"We are cheap drunks," she says as she pours the wine like a craftsman at work. "But I prefer drinking straight from the bottle," he thinks as he watch her take a sip of it. They had gone out for a couple of drinks after work. 

Their conversation on society, culture, politics, religion, humanity, arts, ideas, beliefs and literature always excites him way too much. 

He has seen her for the last two decades yet it makes him anxious to see her again. Beads of sweat appears on his forehead at the thought of seeing her again. Being with her is talking excitedly about his passion. She challenges his thoughts, dreams and excites his soul.  

He still cannot fathom what it is with her. Is it the way she perceives the world? The way she tries to express about a thing? The way she puts it, ever so articulately? Those dreamy eyes and her porcelain skin. He can never get over it, he thinks as he listen to her describe the outline of the book she’s planning on writing. 

At times he thinks she is the strongest woman he has ever known. Invincible! No force on earth can subdue her. Yet when he look deep into her eyes, he’s convinced that there’s a fragile child deep inside whom he wants to protect and seal her forever in the tablet of his heart.

Conversations with her always surrounds on books, writings and philosophy. 
The mundanes of life ; growing up, going to college, getting married by 25, making babies, saving for the old age and finally leaving this planet seems things of another life. There’s stillness of time when with her. 

Adele’s ‘Hello from the other side...’ is heard softly in the car’s stereo.  
How can one be so satisfied this one moment? He often thinks. Yet when he is with her on that spot overlooking the valley in the distant city lights, away from the humdrum existence of life, this is what it should feel like, when I breathe my last, he thinks as he stare at her lips and hands talking about the surrealism of life.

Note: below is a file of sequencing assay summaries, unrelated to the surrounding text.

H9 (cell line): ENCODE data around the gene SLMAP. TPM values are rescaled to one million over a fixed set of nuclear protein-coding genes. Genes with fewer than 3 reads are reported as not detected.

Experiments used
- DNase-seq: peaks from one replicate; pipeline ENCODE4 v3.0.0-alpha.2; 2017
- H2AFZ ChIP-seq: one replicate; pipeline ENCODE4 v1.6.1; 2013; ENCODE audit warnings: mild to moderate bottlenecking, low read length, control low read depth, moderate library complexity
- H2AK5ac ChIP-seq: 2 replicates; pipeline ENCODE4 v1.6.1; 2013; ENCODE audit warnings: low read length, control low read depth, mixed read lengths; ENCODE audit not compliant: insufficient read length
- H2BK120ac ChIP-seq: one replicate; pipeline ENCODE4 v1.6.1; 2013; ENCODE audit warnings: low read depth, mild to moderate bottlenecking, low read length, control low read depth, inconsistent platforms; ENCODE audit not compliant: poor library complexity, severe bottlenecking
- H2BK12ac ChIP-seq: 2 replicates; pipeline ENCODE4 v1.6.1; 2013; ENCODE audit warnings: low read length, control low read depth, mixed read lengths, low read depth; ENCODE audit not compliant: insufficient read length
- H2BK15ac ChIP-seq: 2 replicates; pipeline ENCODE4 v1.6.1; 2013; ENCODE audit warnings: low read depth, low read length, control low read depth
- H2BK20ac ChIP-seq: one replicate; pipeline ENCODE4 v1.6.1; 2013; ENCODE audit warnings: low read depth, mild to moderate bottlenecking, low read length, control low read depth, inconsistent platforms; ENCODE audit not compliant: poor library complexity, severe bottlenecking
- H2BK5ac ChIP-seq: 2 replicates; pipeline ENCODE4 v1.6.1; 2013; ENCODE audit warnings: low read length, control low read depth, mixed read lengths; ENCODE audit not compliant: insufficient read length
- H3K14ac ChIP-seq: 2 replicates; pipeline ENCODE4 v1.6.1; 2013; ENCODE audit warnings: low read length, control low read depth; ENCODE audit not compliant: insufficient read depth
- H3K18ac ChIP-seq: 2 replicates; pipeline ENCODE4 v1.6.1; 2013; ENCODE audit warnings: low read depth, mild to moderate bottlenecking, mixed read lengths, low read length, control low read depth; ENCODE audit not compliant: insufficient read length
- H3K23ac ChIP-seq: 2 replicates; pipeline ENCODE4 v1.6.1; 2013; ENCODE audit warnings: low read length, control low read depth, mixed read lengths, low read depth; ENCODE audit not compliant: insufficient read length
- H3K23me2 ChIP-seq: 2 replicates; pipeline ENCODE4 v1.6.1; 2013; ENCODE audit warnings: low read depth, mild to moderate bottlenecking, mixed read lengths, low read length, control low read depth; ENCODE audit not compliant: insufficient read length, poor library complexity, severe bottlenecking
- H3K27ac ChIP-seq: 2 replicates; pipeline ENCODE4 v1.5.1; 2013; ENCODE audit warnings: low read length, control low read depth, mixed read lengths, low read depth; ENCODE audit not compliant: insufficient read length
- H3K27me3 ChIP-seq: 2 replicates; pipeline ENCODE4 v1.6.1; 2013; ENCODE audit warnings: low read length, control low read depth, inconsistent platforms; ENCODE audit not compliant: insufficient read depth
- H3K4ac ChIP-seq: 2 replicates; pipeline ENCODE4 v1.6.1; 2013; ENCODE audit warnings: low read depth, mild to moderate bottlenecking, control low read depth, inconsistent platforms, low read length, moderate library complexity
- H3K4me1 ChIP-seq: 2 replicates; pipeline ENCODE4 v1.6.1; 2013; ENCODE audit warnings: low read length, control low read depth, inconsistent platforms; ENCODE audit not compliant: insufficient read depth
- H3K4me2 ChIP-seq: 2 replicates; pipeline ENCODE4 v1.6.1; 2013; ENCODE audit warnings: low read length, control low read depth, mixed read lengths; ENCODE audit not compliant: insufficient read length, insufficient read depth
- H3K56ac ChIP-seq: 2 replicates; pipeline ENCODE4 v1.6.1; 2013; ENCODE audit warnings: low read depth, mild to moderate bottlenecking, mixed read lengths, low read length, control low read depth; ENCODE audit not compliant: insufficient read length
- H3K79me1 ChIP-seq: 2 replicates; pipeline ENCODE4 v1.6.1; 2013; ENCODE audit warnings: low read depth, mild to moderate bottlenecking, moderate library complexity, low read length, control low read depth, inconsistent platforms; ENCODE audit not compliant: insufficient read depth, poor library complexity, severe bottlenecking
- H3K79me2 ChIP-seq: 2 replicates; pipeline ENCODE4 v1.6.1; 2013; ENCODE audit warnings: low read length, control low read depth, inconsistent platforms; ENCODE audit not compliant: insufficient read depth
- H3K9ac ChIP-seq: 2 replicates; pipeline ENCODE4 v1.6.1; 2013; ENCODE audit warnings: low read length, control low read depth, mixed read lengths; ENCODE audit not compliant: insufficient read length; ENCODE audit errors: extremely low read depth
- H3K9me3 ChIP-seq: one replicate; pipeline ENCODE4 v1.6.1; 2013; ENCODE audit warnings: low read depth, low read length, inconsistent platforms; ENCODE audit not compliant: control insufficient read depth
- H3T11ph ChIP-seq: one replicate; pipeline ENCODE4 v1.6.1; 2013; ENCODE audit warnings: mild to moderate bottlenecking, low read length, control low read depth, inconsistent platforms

Monday, March 14, 2016

What it means not to be on Facebook in the age of digital media

On a whim one lazy Sunday afternoon, I decided to deactivate my facebook account and deleted the application from my phone altogether. Before I ditched the social media, I was asked a couple of questions as to why and for how long I’m deactivating the account (Facebook doesn’t let you go off easily).

A few hours later, I started to feel the void. FOMO – Fear of Missing Out Syndrome started to creep in me. 

In this digital age, our phones have become extension of ourselves, an extra limb. They remind us about everything in life ; when to wake up, how many steps you took, your do-to list, all information at the tap of the phone screen. If we leave the house without a phone, we feel disconnected. It’s even worse when the phone’s battery is about to be drained off. I feel like my life is at risk.Why? Because it's the ultimate chord to all the lives out there!

Facebook has been that awkward family dinner table where you’re compelled to be and remain there awkwardly against all your wishes. It has become ‘abnormal’ not to be on facebook now. A week later, friends called me sensing my disappearance from facebook. They rolled their eyes at me when I said I was unplugging from the internet. They were a little worried, you see. 

Studies show that not being on facebook is a sign that you’re abnormal and dysfunctional, or even dangerous. Psychologists say that staying away from social media is ‘suspicious.’ 
In all the recent crimes, criminals showed one common ground; not having a facebook profile. Baffling, isn’t it? 

But hey, I ain’t anyone of them. Neither do I have some malicious attempt at anything nor a wish to be seen as a misfit.

I was just trying to absorb myself in my thoughts without the distraction of social media. I have been meaning to unplug from the social media for some time now. To experience what it means to be disconnected.

Our current obsession with social media scares me. There’s this constant tug to check updates, emails, tweets, status updates. Or to obsess about how many likes a post garnered. We never sit and enjoy the sunset without taking a picture. Never sit at a coffee shop and simply watch the world go by without having to post about it. Never value time alone with someone we love without fiddling the phone.